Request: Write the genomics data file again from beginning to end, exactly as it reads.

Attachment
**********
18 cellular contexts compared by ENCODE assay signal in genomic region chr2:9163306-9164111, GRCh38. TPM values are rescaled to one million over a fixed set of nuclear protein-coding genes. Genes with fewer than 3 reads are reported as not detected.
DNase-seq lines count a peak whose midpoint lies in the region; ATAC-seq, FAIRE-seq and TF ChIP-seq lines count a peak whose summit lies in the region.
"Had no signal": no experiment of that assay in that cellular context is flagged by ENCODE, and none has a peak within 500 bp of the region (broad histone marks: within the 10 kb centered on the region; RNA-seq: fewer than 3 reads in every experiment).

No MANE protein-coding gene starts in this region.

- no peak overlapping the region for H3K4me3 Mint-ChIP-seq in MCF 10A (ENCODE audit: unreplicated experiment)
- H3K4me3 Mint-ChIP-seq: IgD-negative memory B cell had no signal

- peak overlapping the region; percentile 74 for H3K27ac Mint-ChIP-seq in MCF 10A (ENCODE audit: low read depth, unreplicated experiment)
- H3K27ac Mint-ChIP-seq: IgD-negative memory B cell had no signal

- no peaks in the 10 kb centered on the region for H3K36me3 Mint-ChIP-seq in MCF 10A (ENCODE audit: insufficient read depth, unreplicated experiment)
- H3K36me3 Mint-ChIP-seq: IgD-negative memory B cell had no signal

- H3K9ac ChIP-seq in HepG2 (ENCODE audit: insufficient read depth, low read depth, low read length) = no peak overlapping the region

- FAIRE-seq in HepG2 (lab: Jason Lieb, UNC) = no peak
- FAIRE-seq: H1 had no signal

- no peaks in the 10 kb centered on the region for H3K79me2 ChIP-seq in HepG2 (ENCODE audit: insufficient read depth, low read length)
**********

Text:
18 cellular contexts compared by ENCODE assay signal in genomic region chr2:9163306-9164111, GRCh38. TPM values are rescaled to one million over a fixed set of nuclear protein-coding genes. Genes with fewer than 3 reads are reported as not detected.
DNase-seq lines count a peak whose midpoint lies in the region; ATAC-seq, FAIRE-seq and TF ChIP-seq lines count a peak whose summit lies in the region.
"Had no signal": no experiment of that assay in that cellular context is flagged by ENCODE, and none has a peak within 500 bp of the region (broad histone marks: within the 10 kb centered on the region; RNA-seq: fewer than 3 reads in every experiment).

No MANE protein-coding gene starts in this region.

- no peak overlapping the region for H3K4me3 Mint-ChIP-seq in MCF 10A (ENCODE audit: unreplicated experiment)
- H3K4me3 Mint-ChIP-seq: IgD-negative memory B cell had no signal

- peak overlapping the region; percentile 74 for H3K27ac Mint-ChIP-seq in MCF 10A (ENCODE audit: low read depth, unreplicated experiment)
- H3K27ac Mint-ChIP-seq: IgD-negative memory B cell had no signal

- no peaks in the 10 kb centered on the region for H3K36me3 Mint-ChIP-seq in MCF 10A (ENCODE audit: insufficient read depth, unreplicated experiment)
- H3K36me3 Mint-ChIP-seq: IgD-negative memory B cell had no signal

- H3K9ac ChIP-seq in HepG2 (ENCODE audit: insufficient read depth, low read depth, low read length) = no peak overlapping the region

- FAIRE-seq in HepG2 (lab: Jason Lieb, UNC) = no peak
- FAIRE-seq: H1 had no signal

- no peaks in the 10 kb centered on the region for H3K79me2 ChIP-seq in HepG2 (ENCODE audit: insufficient read depth, low read length)